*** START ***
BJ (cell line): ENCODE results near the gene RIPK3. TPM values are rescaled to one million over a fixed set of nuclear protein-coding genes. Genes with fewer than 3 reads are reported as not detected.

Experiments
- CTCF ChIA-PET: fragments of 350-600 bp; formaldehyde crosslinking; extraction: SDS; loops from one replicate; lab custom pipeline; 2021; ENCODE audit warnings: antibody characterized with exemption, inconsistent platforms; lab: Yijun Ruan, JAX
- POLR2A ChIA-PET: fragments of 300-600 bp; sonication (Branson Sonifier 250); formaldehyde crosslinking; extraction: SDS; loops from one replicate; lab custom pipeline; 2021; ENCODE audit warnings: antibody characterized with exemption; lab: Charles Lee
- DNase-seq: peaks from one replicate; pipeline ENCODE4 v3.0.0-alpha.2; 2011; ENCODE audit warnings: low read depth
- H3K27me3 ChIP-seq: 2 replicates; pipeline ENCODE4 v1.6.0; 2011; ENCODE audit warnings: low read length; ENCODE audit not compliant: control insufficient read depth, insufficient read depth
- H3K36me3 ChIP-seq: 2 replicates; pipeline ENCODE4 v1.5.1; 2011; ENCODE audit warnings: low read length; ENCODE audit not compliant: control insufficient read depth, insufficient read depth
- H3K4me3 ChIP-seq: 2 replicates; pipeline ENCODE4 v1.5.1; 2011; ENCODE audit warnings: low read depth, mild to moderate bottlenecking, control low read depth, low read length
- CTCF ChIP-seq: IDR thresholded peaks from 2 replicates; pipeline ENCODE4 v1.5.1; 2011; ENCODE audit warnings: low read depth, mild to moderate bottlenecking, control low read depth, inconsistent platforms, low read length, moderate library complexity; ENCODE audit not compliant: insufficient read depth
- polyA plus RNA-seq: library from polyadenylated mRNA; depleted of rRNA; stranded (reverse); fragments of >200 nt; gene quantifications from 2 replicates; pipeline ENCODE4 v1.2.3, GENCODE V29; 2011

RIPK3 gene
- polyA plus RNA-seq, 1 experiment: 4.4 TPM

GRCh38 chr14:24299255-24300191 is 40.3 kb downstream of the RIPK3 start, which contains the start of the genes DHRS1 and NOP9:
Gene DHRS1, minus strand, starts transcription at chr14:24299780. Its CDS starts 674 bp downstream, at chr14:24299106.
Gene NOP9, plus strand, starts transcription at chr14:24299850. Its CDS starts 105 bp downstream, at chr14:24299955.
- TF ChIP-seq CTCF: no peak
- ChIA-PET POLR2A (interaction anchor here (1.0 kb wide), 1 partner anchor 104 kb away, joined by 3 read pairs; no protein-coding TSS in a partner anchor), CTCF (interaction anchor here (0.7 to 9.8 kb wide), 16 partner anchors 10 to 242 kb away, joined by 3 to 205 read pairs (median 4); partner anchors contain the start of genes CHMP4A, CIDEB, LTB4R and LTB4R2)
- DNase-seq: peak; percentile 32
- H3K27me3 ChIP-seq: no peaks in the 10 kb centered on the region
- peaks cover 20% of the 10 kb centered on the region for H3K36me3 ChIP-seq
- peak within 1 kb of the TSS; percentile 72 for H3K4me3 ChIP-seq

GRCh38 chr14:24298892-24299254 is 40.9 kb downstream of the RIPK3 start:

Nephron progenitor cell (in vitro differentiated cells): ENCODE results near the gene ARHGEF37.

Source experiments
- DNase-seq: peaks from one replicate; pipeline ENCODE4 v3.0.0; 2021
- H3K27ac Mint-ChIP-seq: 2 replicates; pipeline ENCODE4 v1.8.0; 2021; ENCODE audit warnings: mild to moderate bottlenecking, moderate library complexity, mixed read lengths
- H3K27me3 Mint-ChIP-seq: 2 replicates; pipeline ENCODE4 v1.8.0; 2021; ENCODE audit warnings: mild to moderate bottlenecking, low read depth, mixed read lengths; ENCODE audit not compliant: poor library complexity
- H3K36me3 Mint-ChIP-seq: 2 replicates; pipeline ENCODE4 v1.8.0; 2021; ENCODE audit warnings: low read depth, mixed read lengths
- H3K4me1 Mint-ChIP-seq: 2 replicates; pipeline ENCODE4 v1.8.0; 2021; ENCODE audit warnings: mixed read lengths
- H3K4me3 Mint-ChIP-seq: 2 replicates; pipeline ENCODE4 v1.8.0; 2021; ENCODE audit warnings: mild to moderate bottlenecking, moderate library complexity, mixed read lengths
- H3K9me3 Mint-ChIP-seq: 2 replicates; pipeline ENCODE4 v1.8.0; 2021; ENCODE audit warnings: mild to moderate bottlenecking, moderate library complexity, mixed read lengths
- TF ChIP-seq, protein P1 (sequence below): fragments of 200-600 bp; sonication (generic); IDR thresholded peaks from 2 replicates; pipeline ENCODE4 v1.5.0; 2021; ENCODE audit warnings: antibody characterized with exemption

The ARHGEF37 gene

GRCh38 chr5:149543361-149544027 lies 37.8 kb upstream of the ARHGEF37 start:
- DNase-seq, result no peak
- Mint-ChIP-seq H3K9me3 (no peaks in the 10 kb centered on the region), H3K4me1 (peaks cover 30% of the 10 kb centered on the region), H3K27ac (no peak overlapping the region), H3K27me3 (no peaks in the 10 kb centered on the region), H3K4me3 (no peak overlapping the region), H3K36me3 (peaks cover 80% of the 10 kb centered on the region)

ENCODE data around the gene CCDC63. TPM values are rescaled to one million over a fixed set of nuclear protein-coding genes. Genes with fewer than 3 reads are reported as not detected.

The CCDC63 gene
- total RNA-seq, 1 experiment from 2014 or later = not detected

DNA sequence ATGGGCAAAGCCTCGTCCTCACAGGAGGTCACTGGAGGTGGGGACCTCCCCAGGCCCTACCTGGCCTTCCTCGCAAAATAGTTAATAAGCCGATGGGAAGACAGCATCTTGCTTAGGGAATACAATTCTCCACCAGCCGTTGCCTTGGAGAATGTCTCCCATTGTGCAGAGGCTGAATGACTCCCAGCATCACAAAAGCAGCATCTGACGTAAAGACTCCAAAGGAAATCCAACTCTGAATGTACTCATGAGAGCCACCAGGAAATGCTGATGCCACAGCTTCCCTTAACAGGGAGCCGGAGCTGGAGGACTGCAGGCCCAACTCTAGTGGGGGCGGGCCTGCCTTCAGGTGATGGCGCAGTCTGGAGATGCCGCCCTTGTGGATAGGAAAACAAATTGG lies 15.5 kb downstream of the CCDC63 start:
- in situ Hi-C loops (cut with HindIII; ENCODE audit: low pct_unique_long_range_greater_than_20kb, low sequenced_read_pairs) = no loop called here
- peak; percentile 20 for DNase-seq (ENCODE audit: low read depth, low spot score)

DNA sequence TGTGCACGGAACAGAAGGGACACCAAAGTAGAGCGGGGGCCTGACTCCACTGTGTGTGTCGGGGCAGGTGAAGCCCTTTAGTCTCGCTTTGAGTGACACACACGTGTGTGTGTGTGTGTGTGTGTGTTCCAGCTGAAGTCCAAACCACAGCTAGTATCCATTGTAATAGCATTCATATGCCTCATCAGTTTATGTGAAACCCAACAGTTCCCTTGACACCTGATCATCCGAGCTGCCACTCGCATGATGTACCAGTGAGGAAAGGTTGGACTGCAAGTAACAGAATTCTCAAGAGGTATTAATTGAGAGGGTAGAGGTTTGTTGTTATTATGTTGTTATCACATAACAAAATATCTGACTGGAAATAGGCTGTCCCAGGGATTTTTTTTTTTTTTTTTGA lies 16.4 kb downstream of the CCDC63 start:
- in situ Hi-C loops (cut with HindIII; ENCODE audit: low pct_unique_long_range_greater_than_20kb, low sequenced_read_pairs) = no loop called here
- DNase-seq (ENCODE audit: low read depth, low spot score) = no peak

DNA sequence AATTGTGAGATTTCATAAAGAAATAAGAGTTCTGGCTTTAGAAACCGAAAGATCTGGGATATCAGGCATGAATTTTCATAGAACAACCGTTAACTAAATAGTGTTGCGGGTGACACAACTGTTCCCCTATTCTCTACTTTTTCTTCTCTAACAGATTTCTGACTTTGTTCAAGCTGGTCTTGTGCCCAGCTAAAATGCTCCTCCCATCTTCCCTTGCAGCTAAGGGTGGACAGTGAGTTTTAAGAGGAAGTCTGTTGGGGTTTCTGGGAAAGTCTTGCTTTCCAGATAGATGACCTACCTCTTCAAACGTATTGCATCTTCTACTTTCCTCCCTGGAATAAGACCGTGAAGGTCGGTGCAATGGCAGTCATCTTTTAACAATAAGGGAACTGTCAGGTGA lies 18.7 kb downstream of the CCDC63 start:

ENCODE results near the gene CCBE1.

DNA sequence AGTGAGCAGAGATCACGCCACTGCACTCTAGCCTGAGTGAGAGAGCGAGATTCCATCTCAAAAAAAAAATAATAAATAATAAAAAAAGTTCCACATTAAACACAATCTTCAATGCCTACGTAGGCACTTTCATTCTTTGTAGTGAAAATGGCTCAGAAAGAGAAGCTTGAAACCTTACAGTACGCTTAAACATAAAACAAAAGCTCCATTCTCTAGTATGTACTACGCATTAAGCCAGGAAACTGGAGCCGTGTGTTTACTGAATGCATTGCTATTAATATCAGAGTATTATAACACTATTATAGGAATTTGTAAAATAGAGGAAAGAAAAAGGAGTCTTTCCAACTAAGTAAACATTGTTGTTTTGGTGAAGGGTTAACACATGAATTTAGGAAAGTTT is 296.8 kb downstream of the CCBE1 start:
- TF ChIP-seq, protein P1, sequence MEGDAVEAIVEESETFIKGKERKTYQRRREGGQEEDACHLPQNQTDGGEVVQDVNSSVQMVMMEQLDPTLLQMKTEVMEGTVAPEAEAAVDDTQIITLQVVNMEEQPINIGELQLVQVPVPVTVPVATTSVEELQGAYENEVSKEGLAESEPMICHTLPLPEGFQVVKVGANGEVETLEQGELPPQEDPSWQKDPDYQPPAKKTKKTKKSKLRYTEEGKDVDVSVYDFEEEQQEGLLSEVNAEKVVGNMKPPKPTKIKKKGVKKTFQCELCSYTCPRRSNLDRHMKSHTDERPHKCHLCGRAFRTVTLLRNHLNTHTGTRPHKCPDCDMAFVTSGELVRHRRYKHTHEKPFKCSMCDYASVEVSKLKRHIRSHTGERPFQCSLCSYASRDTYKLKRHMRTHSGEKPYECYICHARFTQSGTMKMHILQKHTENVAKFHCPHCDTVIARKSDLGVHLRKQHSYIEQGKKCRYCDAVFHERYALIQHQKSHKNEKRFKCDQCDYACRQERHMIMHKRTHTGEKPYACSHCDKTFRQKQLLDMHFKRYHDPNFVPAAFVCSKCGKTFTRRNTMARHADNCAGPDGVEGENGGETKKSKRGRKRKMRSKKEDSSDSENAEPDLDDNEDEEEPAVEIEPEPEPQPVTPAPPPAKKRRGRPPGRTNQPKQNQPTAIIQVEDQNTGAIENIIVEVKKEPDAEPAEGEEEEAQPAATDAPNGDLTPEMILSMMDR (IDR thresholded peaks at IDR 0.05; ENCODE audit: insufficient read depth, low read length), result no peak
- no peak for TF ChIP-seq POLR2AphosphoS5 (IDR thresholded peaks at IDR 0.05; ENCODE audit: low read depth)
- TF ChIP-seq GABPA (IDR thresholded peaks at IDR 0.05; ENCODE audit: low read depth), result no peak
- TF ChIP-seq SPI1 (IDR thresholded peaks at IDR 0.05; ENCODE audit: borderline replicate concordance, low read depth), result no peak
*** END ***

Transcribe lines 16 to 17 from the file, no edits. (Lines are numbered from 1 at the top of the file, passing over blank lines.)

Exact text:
- TF ChIP-seq CTCF: no peak
- ChIA-PET POLR2A (interaction anchor here (1.0 kb wide), 1 partner anchor 104 kb away, joined by 3 read pairs; no protein-coding TSS in a partner anchor), CTCF (interaction anchor here (0.7 to 9.8 kb wide), 16 partner anchors 10 to 242 kb away, joined by 3 to 205 read pairs (median 4); partner anchors contain the start of genes CHMP4A, CIDEB, LTB4R and LTB4R2)